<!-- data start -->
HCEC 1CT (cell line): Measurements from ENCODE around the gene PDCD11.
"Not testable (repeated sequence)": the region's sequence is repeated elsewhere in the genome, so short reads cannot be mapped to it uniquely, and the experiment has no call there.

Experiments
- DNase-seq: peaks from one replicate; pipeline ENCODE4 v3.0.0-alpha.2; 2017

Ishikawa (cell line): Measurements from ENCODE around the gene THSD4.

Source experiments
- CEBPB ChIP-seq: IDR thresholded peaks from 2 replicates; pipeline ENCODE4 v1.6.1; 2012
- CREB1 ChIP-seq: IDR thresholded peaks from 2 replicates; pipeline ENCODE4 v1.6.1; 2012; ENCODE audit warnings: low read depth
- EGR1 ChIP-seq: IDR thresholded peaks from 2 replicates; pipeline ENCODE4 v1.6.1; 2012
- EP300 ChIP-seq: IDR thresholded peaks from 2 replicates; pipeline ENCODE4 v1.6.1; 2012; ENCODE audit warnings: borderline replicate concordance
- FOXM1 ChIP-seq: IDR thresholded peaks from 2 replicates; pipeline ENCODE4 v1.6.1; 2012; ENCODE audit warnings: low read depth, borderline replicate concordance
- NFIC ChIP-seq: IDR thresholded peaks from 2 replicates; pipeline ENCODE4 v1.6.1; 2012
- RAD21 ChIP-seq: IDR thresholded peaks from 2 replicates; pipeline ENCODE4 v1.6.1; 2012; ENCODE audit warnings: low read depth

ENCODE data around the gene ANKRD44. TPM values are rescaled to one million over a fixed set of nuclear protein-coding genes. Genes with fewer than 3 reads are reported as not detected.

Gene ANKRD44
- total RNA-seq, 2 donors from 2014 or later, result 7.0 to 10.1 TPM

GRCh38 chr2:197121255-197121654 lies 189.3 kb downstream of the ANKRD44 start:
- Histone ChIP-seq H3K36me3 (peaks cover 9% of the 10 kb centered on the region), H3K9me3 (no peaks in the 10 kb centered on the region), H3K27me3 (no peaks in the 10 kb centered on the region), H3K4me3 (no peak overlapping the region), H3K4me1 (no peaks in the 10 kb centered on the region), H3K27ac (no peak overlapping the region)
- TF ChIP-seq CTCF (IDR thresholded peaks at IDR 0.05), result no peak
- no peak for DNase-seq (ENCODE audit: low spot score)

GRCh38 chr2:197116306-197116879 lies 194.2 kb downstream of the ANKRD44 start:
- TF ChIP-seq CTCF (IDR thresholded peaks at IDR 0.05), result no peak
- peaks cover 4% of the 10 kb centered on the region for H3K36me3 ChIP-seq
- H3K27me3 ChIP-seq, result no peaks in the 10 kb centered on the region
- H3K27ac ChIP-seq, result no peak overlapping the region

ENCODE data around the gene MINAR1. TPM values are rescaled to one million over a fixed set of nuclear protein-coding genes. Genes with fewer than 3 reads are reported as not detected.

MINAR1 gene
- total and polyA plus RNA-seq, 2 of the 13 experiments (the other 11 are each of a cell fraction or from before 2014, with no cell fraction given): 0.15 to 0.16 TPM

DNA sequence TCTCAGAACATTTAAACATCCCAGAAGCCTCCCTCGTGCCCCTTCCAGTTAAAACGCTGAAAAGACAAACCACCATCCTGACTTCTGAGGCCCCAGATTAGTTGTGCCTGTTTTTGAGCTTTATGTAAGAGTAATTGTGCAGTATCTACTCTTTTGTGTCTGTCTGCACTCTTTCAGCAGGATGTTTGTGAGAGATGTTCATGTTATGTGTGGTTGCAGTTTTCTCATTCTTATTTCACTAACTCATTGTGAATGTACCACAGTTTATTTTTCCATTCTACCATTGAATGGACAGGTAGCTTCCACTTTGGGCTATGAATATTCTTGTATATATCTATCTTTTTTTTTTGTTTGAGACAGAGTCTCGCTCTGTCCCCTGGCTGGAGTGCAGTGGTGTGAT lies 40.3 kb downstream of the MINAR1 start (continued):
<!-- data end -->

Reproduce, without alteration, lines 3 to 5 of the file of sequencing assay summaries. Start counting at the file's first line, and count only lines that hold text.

Experiments
- DNase-seq: peaks from one replicate; pipeline ENCODE4 v3.0.0-alpha.2; 2017

Ishikawa (cell line): Measurements from ENCODE around the gene THSD4.